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Diversification doesn't work well in investing because great success follows a power law distribution


Diversification for VC funds

Having a diversified portfolio as a VC fund doesn’t make sense since the companies you invest in don’t follow a normal distribution: a handful of companies will vastly outperform all others. The vast majority of startups fail, some have mediocre success and few take off. Power-law-is-omnipresent-in-human-society

One investment usually equals or outperforms the entire rest of the fund combined. Funds should only invest in companies that have the potential to return the value of the entire fund.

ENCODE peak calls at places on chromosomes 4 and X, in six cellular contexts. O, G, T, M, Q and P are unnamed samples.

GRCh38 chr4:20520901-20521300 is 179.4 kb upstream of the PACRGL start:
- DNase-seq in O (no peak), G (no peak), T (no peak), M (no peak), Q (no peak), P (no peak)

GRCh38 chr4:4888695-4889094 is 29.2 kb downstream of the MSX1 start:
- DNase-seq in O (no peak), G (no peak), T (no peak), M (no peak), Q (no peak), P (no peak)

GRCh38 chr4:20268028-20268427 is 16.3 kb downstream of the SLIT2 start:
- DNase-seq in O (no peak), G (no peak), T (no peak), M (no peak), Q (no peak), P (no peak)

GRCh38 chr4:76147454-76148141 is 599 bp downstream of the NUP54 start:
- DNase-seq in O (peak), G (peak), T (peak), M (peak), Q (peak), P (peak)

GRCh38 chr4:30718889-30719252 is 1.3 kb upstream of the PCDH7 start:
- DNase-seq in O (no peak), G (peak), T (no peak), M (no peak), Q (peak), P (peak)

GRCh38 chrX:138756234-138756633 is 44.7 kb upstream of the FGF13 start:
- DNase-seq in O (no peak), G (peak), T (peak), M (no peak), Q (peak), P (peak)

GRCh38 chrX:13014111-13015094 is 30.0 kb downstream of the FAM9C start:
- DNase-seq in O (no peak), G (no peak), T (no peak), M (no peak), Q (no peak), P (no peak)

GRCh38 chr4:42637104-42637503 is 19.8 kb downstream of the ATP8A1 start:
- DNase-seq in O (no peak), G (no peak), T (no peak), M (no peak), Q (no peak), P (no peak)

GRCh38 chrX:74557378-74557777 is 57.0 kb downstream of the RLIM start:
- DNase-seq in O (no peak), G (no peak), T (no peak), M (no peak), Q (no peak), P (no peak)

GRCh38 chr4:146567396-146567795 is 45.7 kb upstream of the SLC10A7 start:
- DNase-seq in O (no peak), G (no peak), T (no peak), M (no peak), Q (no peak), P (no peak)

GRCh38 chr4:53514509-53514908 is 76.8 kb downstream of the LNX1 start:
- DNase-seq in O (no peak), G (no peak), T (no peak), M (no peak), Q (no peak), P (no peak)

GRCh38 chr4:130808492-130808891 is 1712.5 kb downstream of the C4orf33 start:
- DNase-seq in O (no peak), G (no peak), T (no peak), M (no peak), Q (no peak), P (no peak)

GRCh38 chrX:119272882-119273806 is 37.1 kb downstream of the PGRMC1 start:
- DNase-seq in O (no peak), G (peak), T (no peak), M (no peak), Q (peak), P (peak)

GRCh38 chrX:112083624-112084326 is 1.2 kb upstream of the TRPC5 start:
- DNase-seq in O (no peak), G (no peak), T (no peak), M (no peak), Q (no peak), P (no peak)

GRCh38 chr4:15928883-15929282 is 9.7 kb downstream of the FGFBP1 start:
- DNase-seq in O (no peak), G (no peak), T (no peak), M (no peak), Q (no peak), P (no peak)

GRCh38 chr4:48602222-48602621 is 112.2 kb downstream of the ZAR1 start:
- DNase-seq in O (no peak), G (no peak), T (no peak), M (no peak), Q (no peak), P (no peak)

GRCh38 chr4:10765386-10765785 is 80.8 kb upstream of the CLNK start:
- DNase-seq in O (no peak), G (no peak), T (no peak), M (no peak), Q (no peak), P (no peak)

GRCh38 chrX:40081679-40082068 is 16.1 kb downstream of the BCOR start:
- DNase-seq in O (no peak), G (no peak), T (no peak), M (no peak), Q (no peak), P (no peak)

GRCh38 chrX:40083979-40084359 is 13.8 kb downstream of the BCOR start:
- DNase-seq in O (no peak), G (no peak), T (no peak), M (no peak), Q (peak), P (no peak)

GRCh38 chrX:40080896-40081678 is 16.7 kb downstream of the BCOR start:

When you invest in 10 startups, they all will have similar trajectory initially. Only after 10 years you will be able to see the dominant investment. It’s easy to miss the power law, since it doesn’t reflect daily experience.

Diversification for everyone else


You shouldn’t necessarily start your own company. Too many people start their own companies. Joining the very best company while it’s growing fast and owning 2% can be much more profitable than owning 100% of your own unsuccessful company. Also, roles between companies are much more important than roles inside companies.


  • Zero to One, Peter Thiel

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Zero to One: Notes on Startups

Aim for 0 to 1 improvements - The dot-com bubble made people cautious of innovation and big thinking - Competition is usually bad for a business - Monopolies exaggerate their...